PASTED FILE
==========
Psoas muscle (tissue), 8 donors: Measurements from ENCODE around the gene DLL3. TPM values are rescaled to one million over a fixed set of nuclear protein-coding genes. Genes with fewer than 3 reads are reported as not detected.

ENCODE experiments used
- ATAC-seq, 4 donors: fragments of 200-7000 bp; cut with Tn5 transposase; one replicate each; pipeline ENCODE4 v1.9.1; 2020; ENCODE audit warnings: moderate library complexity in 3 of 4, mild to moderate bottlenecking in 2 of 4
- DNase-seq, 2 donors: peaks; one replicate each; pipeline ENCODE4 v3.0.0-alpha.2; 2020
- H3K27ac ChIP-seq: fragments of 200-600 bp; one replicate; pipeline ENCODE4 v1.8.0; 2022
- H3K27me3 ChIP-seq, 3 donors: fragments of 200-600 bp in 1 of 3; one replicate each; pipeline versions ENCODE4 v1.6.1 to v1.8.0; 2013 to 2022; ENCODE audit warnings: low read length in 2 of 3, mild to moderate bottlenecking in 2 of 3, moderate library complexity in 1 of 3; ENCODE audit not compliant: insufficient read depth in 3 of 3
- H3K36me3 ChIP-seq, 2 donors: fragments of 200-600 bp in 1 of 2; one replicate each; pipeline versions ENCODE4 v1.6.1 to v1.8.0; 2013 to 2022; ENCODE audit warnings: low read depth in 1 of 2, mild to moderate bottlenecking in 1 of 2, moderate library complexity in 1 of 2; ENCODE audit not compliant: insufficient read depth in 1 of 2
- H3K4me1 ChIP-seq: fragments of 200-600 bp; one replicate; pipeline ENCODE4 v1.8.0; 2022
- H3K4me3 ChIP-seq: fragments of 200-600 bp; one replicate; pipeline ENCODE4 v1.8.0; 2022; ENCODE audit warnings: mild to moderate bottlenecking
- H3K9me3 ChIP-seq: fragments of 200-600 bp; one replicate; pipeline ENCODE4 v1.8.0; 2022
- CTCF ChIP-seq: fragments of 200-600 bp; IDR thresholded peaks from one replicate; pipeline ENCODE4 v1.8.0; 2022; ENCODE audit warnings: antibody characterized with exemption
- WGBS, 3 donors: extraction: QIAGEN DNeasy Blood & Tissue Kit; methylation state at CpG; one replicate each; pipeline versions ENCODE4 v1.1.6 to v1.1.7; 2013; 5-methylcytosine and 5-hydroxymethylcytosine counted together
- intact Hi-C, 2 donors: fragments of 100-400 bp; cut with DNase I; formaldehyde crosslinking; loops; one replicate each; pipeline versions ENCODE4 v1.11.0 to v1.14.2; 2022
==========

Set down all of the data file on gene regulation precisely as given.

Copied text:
Psoas muscle (tissue), 8 donors: Measurements from ENCODE around the gene DLL3. TPM values are rescaled to one million over a fixed set of nuclear protein-coding genes. Genes with fewer than 3 reads are reported as not detected.

ENCODE experiments used
- ATAC-seq, 4 donors: fragments of 200-7000 bp; cut with Tn5 transposase; one replicate each; pipeline ENCODE4 v1.9.1; 2020; ENCODE audit warnings: moderate library complexity in 3 of 4, mild to moderate bottlenecking in 2 of 4
- DNase-seq, 2 donors: peaks; one replicate each; pipeline ENCODE4 v3.0.0-alpha.2; 2020
- H3K27ac ChIP-seq: fragments of 200-600 bp; one replicate; pipeline ENCODE4 v1.8.0; 2022
- H3K27me3 ChIP-seq, 3 donors: fragments of 200-600 bp in 1 of 3; one replicate each; pipeline versions ENCODE4 v1.6.1 to v1.8.0; 2013 to 2022; ENCODE audit warnings: low read length in 2 of 3, mild to moderate bottlenecking in 2 of 3, moderate library complexity in 1 of 3; ENCODE audit not compliant: insufficient read depth in 3 of 3
- H3K36me3 ChIP-seq, 2 donors: fragments of 200-600 bp in 1 of 2; one replicate each; pipeline versions ENCODE4 v1.6.1 to v1.8.0; 2013 to 2022; ENCODE audit warnings: low read depth in 1 of 2, mild to moderate bottlenecking in 1 of 2, moderate library complexity in 1 of 2; ENCODE audit not compliant: insufficient read depth in 1 of 2
- H3K4me1 ChIP-seq: fragments of 200-600 bp; one replicate; pipeline ENCODE4 v1.8.0; 2022
- H3K4me3 ChIP-seq: fragments of 200-600 bp; one replicate; pipeline ENCODE4 v1.8.0; 2022; ENCODE audit warnings: mild to moderate bottlenecking
- H3K9me3 ChIP-seq: fragments of 200-600 bp; one replicate; pipeline ENCODE4 v1.8.0; 2022
- CTCF ChIP-seq: fragments of 200-600 bp; IDR thresholded peaks from one replicate; pipeline ENCODE4 v1.8.0; 2022; ENCODE audit warnings: antibody characterized with exemption
- WGBS, 3 donors: extraction: QIAGEN DNeasy Blood & Tissue Kit; methylation state at CpG; one replicate each; pipeline versions ENCODE4 v1.1.6 to v1.1.7; 2013; 5-methylcytosine and 5-hydroxymethylcytosine counted together
- intact Hi-C, 2 donors: fragments of 100-400 bp; cut with DNase I; formaldehyde crosslinking; loops; one replicate each; pipeline versions ENCODE4 v1.11.0 to v1.14.2; 2022